Mindfulness is a simple idea, according to Dr. Linda Carlson. It’s just being present, awake and aware in the moment — but that’s easier said than done. “Our natural state is not always that mindful,” Carlson says, explaining that we tend to dwell on the past or imagine the future, and the stress and difficulty of a cancer diagnosis distracts us even more.
Carlson is a clinical psychologist and director of research in the Department of Psychosocial Resources at the Tom Baker Cancer Centre in Calgary and holds the Alberta Cancer Foundation’s Enbridge Chair in psychosocial oncology. She’s been developing and guiding mindfulness meditation programs for cancer patients for more than 20 years.
“Being diagnosed with cancer is all about uncertainty, loss of control, change in routines, unpredictability, existential crisis,” she says. The treatment process often causes pain, nausea and insomnia, and survivors live with the fear of recurrence. Carlson says all of these symptoms and side effects are amenable to treatment with mindfulness, which helps improve focus, regulates energy levels and helps people deal with uncertainty.
Carlson’s interest in yoga and meditation dates back to her student days in the 1990s, when a Buddhist monk classmate at McGill University introduced her to these practices. Carlson became inspired by the work of Jon Kabat-Zinn, an American scientist, writer, professor and founder of Mindfulness-Based Stress Reduction, or MBSR. “Mindfulness is a formal practice where you set aside time in your day, but it’s also a way of being,” Carlson says. “It’s an attitude or a fundamental approach to life.”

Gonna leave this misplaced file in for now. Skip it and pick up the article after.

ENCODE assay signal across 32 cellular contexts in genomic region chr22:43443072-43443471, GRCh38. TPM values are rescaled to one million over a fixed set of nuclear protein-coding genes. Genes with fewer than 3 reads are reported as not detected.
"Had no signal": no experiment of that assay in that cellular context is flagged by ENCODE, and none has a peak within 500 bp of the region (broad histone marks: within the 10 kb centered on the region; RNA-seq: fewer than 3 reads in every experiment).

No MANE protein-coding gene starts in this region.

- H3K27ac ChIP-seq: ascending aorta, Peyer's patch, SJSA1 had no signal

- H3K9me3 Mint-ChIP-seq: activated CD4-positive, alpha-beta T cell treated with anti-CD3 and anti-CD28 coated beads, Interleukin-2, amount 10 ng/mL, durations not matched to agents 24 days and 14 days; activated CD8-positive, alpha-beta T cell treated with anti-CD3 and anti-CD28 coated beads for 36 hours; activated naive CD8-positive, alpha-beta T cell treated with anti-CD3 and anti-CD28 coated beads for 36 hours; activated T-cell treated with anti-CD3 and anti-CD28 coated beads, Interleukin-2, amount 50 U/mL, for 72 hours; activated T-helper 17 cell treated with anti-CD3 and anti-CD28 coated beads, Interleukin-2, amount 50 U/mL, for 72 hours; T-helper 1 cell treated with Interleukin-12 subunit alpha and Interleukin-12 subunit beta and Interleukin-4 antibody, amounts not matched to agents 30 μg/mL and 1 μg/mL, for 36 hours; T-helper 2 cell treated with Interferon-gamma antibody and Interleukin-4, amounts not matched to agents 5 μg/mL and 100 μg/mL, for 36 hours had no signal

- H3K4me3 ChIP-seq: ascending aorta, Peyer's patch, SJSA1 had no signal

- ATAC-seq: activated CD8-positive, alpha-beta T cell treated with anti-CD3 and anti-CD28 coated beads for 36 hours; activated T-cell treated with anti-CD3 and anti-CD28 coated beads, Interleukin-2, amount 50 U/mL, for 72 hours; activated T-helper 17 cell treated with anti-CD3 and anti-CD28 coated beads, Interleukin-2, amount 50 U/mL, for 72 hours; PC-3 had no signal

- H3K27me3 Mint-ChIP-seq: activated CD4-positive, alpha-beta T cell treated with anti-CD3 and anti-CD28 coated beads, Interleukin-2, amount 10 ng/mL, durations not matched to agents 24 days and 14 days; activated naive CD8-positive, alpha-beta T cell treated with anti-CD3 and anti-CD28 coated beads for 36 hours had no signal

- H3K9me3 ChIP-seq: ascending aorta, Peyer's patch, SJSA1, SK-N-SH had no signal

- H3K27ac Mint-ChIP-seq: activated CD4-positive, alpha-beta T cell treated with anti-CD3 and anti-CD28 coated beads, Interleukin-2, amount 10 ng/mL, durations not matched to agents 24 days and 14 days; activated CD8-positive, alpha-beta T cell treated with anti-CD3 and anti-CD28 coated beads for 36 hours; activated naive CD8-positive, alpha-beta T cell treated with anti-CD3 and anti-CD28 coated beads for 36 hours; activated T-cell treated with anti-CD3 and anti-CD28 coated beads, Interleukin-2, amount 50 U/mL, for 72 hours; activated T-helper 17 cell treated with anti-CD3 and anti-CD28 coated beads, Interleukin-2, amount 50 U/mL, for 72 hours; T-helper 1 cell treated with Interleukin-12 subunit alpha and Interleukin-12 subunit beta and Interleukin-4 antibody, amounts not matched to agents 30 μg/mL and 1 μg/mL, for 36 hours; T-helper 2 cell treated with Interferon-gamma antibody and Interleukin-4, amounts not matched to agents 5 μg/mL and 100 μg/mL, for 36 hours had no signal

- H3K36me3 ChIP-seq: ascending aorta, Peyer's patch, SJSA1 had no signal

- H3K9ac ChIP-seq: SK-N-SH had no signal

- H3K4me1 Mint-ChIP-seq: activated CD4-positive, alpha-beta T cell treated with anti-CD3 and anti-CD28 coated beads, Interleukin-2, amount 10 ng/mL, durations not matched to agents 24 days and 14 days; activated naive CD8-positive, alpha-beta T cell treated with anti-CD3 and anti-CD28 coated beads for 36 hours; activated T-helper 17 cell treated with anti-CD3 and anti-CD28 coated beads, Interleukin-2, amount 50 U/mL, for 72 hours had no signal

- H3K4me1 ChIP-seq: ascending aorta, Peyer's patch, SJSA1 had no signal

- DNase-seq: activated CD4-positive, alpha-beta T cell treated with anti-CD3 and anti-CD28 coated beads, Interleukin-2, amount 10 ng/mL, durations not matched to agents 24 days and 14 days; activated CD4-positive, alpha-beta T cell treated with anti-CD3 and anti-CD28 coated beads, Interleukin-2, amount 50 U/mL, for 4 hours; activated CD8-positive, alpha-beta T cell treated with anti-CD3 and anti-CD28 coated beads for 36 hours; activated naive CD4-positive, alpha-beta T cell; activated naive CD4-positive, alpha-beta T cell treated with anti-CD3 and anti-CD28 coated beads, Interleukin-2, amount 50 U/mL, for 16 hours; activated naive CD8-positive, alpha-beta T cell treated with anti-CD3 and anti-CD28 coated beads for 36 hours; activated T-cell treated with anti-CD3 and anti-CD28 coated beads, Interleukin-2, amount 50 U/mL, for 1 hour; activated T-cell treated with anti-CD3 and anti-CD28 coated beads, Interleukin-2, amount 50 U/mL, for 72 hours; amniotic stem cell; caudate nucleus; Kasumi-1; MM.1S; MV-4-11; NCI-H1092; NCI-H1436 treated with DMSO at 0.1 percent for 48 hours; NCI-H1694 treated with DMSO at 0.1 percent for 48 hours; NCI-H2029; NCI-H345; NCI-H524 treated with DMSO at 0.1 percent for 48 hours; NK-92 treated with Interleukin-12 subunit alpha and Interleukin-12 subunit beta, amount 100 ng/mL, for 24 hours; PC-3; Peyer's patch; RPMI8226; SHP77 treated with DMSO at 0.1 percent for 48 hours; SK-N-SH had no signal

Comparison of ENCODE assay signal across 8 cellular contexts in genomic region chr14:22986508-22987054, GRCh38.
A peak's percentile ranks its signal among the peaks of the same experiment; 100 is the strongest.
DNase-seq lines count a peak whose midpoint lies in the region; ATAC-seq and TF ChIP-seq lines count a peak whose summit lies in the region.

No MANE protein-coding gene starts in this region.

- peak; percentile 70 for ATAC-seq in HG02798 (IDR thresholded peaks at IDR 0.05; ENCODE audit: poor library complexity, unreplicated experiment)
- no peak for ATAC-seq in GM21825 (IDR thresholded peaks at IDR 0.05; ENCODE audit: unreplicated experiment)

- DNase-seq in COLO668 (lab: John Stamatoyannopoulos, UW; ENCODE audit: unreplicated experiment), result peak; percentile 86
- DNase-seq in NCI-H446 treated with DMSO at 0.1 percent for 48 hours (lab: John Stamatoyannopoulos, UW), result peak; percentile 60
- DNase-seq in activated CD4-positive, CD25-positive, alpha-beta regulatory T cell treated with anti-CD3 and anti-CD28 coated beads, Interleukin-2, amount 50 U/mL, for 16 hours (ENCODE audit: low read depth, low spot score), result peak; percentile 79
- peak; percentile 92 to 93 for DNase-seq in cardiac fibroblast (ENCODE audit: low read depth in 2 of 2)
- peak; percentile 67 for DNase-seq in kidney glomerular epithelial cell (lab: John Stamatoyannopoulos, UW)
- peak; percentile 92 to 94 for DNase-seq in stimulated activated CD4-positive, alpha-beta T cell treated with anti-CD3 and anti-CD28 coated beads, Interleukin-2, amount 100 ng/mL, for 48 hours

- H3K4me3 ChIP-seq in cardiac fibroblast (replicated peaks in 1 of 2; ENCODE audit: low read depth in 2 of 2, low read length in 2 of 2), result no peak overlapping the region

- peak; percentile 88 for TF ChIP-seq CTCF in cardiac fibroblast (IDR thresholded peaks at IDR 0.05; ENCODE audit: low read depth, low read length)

Later, as a post-doctoral fellow at the Tom Baker Cancer Centre in 1998, Carlson and three colleagues — Michael Speca, Eileen Goodey and Maureen Angen — developed a seven-week mindfulness meditation program, which they used to investigate the effect of this practice on the stress levels and moods of cancer patients. Carlson wasn’t surprised to learn that the program measurably reduced participants’ stress symptoms, but the magnitude of the changes was beyond what she had anticipated. “We saw huge improvements in people’s level of anger, anxiety, physical stress symptoms and fatigue,” she says.
In subsequent studies, Carlson found mindfulness practices improved immune functioning and sleep. Other studies, not specific to cancer patients, have found meditation can affect neurological changes, lower salivary cortisol levels, improve
immune functioning and reduce blood pressure. “There’s no question that there’s changes in the brain,” Carlson says. “We see changes in the nervous system, stress hormones, immune system and changes at the level of the cell.”
Carlson’s original meditation program has become a nine-week program that combines intensive training in mindfulness practices with gentle hatha yoga. Tom Baker Cancer Centre patients can choose from three programs, offered on different days, three times a year, and the sessions can accommodate 15 to 20 participants. Carlson also offers a weekly drop-in group for program “graduates” who want to continue their practice. Recently, the Tom Baker Cancer Centre also trained facilitators from Wellspring, a non-profit organization that supports cancer patients and survivors, so that it, too, can begin offering mindfulness meditation programming.
Mindfulness was once considered a complementary or alternative therapy, but that’s changed. Carlson says her program has had a wait list for 20 years, is included in the new patient orientation package at the Tom Baker Cancer Centre and is recommended by oncologists. Similar programs are offered across the world. None of this surprises Carlson, who has long understood the connection between mindfulness and physical well-being. “Everything that happens in your mind happens in your body,” she says.